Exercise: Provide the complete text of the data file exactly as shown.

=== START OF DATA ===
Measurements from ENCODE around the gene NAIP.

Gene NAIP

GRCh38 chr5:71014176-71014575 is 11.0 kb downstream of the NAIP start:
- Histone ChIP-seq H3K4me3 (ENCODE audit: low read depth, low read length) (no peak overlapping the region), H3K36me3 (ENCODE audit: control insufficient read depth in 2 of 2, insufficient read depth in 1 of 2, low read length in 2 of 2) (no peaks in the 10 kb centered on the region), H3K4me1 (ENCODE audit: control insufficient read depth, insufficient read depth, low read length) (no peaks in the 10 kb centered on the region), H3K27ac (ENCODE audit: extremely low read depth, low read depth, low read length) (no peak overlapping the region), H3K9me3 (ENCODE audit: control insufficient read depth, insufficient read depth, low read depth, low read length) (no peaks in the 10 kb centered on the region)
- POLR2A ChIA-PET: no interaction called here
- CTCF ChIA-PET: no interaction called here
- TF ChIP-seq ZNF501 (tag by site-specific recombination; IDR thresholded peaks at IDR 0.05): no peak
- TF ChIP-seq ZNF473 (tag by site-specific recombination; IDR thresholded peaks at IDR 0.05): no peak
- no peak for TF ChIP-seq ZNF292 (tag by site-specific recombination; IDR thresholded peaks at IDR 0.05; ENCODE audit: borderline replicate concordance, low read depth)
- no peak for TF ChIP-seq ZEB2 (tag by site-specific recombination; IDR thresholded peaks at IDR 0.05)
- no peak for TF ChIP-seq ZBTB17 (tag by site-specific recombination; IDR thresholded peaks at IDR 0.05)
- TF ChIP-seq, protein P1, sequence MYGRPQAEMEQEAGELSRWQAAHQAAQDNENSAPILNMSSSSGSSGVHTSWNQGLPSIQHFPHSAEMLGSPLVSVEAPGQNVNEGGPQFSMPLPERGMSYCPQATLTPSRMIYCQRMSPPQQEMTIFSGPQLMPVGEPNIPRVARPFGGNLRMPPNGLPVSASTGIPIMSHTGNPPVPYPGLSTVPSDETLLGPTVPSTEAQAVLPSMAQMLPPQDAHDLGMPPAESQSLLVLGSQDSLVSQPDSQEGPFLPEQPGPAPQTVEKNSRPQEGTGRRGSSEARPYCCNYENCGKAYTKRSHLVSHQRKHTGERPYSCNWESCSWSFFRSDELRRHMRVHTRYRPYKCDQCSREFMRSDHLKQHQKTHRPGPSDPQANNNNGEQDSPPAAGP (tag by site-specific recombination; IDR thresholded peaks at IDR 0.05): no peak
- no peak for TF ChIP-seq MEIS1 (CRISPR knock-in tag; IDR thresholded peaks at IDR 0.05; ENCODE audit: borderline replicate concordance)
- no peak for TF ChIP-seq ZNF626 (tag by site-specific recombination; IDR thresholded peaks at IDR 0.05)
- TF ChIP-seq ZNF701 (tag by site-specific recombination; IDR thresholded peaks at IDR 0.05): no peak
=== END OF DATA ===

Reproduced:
Measurements from ENCODE around the gene NAIP.

Gene NAIP

GRCh38 chr5:71014176-71014575 is 11.0 kb downstream of the NAIP start:
- Histone ChIP-seq H3K4me3 (ENCODE audit: low read depth, low read length) (no peak overlapping the region), H3K36me3 (ENCODE audit: control insufficient read depth in 2 of 2, insufficient read depth in 1 of 2, low read length in 2 of 2) (no peaks in the 10 kb centered on the region), H3K4me1 (ENCODE audit: control insufficient read depth, insufficient read depth, low read length) (no peaks in the 10 kb centered on the region), H3K27ac (ENCODE audit: extremely low read depth, low read depth, low read length) (no peak overlapping the region), H3K9me3 (ENCODE audit: control insufficient read depth, insufficient read depth, low read depth, low read length) (no peaks in the 10 kb centered on the region)
- POLR2A ChIA-PET: no interaction called here
- CTCF ChIA-PET: no interaction called here
- TF ChIP-seq ZNF501 (tag by site-specific recombination; IDR thresholded peaks at IDR 0.05): no peak
- TF ChIP-seq ZNF473 (tag by site-specific recombination; IDR thresholded peaks at IDR 0.05): no peak
- no peak for TF ChIP-seq ZNF292 (tag by site-specific recombination; IDR thresholded peaks at IDR 0.05; ENCODE audit: borderline replicate concordance, low read depth)
- no peak for TF ChIP-seq ZEB2 (tag by site-specific recombination; IDR thresholded peaks at IDR 0.05)
- no peak for TF ChIP-seq ZBTB17 (tag by site-specific recombination; IDR thresholded peaks at IDR 0.05)
- TF ChIP-seq, protein P1, sequence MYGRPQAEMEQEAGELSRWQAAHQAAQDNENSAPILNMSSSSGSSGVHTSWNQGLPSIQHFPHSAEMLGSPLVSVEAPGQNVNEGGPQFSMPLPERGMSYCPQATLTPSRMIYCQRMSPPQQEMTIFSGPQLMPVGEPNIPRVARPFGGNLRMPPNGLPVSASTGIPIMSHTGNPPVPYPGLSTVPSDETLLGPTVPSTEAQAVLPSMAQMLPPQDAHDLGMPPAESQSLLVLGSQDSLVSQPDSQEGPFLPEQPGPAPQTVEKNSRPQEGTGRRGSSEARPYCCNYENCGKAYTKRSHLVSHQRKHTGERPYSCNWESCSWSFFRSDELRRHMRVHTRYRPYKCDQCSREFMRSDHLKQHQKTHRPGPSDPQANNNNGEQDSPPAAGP (tag by site-specific recombination; IDR thresholded peaks at IDR 0.05): no peak
- no peak for TF ChIP-seq MEIS1 (CRISPR knock-in tag; IDR thresholded peaks at IDR 0.05; ENCODE audit: borderline replicate concordance)
- no peak for TF ChIP-seq ZNF626 (tag by site-specific recombination; IDR thresholded peaks at IDR 0.05)
- TF ChIP-seq ZNF701 (tag by site-specific recombination; IDR thresholded peaks at IDR 0.05): no peak